Good Cop, Bad Cop | 80/20 Endurance

Good Cop, Bad Cop

To train with maximal effectiveness, you have to be mean to yourself. And you also have to be kind to yourself.

Every week I do two full-body functional strength workouts at a local gym. The specific exercise selection evolves over time, but there is one exercise I never fail to include among the dozen or so that make up each session: side planks.

“Why side planks?” you ask. “Is it because they’re so effective you consider them indispensible? Or do you just love side planks?”

Neither. The true reason I do side planks every single time I hit the gym is that I hate them. A properly executed side plank is quite painful. About halfway through each 75-second hold I begin to feel an unpleasant burning sensation deep inside my mid-back area on the floor-facing side, a burning that gradually intensifies through the remainder of the hold. And when I work my weak (left) side, my body begins to literally quiver with fatigue in the last few miserable seconds.

No doubt there are other, comparably effective core exercises that I would find less dreadful, but I force myself to keep doing side planks because I believe it’s good for an endurance athlete’s mind to do some things that suck for the suck’s own sake. It’s a bit like the practice of taking cold showers to build mental toughness. Although some folks claim that cold showers confer physical benefits, the real point of the practice is to do something not necessary that sucks. Endurance racing is extremely uncomfortable, and to do it well you must be comfortable being uncomfortable. If you suffer in training only as much as necessary, you won’t reach the same level of mental toughness you’ll get to if you sometimes do the exercise equivalent of taking a cold shower.

On the flipside, one element of my training that I really enjoy is running laps. For me, going around in circles is sort of the opposite of doing side planks. Unfortunately, the running tracks in my area are protected like Fort Knox, so the laps I run are on roads and bike paths in my neighborhood. There happens to be a circuit of precisely two miles’ length that starts and ends at my front door. I use it way more often than necessary and in ways few other runners would. For example, if I have a 20-mile run with alternating easy miles and marathon-pace miles on my schedule, it’s likely I will set up a little makeshift aid station at the end of my driveway and run 10 laps around this circuit. I think a lot of runners would rather drink paint, but I love going in circles and I have no qualms about indulging this predilection in my training.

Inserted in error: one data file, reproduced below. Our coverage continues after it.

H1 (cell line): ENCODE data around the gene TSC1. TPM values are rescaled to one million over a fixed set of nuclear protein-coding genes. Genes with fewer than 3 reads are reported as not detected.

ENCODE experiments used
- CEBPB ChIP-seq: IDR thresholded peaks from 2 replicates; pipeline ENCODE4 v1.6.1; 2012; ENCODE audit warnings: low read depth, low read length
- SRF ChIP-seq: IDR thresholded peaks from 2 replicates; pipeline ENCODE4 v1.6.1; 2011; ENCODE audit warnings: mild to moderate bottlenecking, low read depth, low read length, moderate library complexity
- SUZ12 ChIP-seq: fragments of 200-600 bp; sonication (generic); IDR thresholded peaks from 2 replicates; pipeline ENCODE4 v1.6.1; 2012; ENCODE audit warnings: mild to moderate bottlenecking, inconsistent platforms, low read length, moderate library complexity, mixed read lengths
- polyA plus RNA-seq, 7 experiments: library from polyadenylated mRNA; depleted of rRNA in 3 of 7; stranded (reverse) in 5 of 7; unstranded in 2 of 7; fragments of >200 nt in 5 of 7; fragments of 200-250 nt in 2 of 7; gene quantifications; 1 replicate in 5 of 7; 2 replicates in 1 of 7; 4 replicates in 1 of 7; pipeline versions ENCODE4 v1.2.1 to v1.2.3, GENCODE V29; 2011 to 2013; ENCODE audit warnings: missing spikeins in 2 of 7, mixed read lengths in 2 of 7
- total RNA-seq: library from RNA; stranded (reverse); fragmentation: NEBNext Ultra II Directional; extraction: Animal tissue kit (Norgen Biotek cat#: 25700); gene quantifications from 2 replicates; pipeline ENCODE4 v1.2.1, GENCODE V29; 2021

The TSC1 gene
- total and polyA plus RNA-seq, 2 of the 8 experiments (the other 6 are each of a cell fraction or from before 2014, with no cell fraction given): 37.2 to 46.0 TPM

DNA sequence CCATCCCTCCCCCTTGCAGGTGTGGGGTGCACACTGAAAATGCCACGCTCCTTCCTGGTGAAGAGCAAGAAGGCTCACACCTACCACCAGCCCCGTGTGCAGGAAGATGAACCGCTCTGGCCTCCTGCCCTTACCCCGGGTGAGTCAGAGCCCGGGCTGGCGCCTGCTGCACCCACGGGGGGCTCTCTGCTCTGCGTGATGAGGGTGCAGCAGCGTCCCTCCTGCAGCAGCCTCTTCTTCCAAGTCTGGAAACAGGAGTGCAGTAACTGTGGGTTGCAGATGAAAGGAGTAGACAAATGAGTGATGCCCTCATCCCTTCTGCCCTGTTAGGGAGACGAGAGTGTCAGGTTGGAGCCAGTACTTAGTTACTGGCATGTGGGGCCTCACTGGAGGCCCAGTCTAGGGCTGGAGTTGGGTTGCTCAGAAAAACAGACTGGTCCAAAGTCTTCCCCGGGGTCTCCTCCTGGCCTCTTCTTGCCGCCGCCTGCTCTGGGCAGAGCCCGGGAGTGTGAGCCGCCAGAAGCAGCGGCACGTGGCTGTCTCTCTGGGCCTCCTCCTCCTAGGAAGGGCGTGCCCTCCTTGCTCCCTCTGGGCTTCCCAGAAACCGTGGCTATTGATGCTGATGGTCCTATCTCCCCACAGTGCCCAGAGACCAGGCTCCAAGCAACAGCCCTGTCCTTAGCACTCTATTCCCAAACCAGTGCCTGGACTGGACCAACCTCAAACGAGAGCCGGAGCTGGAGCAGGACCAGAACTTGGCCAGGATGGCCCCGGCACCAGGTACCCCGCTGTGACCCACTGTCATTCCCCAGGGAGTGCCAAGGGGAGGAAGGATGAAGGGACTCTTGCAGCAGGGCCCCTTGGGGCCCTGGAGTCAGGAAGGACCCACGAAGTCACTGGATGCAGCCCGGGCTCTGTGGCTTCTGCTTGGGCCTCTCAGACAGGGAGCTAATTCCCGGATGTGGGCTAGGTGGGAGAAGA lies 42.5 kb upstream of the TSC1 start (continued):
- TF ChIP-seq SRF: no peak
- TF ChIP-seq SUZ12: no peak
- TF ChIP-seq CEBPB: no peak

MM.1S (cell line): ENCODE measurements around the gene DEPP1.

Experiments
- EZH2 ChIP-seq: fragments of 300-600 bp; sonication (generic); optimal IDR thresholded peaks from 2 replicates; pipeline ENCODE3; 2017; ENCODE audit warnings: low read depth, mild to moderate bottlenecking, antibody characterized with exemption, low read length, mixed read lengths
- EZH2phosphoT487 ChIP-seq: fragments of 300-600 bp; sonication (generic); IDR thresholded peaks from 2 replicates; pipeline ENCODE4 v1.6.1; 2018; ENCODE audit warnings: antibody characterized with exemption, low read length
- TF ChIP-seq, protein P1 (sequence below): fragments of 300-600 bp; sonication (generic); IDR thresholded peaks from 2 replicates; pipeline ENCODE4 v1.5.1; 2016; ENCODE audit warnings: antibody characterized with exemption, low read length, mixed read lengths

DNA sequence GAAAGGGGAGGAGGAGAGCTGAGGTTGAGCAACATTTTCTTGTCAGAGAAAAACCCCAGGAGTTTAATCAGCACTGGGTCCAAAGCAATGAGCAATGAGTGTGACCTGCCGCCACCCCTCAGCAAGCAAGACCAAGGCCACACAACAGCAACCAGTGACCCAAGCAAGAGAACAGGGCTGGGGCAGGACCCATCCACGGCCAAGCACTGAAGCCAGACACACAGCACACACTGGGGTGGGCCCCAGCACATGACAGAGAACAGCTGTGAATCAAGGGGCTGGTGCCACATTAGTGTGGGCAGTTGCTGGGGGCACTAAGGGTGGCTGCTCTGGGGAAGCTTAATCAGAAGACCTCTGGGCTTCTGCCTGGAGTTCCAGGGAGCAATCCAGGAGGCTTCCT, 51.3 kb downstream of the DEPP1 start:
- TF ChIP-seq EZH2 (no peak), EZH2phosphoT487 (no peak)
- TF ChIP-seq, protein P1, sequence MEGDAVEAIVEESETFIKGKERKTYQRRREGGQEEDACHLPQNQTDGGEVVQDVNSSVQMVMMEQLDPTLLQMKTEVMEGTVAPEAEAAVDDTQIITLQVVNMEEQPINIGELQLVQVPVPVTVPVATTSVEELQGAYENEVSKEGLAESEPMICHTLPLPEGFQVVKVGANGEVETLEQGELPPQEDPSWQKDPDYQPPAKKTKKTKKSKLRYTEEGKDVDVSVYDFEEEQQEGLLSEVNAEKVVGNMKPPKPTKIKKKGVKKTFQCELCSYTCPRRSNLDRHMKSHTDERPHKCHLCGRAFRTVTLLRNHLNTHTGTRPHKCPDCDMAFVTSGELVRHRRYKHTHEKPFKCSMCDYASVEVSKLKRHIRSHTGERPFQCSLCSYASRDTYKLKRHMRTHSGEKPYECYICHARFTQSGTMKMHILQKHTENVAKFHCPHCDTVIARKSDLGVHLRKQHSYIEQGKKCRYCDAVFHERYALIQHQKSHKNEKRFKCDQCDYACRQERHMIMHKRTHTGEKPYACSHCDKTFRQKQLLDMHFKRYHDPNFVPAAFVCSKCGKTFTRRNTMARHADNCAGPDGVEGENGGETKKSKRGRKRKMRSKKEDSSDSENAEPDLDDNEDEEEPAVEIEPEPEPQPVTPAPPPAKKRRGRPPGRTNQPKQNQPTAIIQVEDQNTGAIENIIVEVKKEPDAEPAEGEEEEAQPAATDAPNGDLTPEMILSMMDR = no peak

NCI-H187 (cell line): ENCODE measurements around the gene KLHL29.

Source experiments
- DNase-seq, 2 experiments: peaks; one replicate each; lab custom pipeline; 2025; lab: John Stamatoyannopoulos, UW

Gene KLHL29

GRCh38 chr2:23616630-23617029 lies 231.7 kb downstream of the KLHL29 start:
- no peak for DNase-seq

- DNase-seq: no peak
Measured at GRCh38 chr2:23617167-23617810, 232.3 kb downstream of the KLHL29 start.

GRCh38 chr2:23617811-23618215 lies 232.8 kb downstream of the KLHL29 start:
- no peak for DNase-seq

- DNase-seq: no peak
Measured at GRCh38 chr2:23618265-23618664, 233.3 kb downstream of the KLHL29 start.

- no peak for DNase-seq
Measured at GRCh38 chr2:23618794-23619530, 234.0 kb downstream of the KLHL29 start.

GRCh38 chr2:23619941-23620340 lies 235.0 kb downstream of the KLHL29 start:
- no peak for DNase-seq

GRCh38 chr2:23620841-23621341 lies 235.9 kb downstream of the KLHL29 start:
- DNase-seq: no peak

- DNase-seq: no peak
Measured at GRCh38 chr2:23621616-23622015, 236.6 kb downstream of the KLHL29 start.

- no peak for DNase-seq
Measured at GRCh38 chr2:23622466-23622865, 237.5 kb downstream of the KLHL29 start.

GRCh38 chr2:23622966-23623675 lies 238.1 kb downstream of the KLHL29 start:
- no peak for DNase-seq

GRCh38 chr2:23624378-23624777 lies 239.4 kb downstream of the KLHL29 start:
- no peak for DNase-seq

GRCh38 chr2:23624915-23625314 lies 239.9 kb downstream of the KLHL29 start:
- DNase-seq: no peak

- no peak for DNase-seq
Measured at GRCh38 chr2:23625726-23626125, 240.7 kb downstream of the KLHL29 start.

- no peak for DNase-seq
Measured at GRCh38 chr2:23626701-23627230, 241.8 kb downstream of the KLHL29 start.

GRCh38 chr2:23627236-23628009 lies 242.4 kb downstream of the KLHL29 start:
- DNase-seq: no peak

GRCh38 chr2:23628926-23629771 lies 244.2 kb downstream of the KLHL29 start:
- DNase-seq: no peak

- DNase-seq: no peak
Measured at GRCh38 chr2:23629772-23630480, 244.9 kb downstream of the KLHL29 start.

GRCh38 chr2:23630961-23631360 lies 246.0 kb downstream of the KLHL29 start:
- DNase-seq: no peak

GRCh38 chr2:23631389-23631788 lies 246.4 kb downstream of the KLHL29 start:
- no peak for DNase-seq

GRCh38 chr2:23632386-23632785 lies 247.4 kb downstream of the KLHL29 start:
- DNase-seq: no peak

As with my insistence on doing side planks every time I hit the gym, there is a principle behind my heavy use of lap running, and that is the belief that it’s good for an endurance athlete’s mind to do some things that are enjoyable for enjoyment’s own sake. In much the same way that physical preparation for racing requires a balance of hard days and easy days, mental preparation for racing requires a balance between misery and fun. There is no single perfect way to train for any given event. Among the various options that will yield similar results, you should feel free to sometimes pick the option you most enjoy.

A runner I coach currently absolutely loves running uphill. Even though she doesn’t run hilly races, I give her more hill work than I otherwise would because A) it yields more or less the same benefits as “flat” workouts done at the same intensity, and B) it keeps her happy, and a happy athlete is more invested in the overall training process. This is just one example of the many ways I incorporate methods that aren’t strictly by-the-book into the training of the athletes I coach for the sake of a psychological benefit.

There’s another athlete I coach who loathes track workouts, not because they hurt but because his times are always slower than he thinks they ought to be. To his credit, this athlete recently told me he wants me to give him more track workouts. As a trail runner, he could get away with making only occasional visits to the track, but he wants to do more than the minimum because he recognizes their physical and psychological benefits. Track workouts are his side planks, if you will—his cold showers.

How about you? Which part of the training process do you hate the most? Do it regularly. And which part of the training process do you most love? Do it often.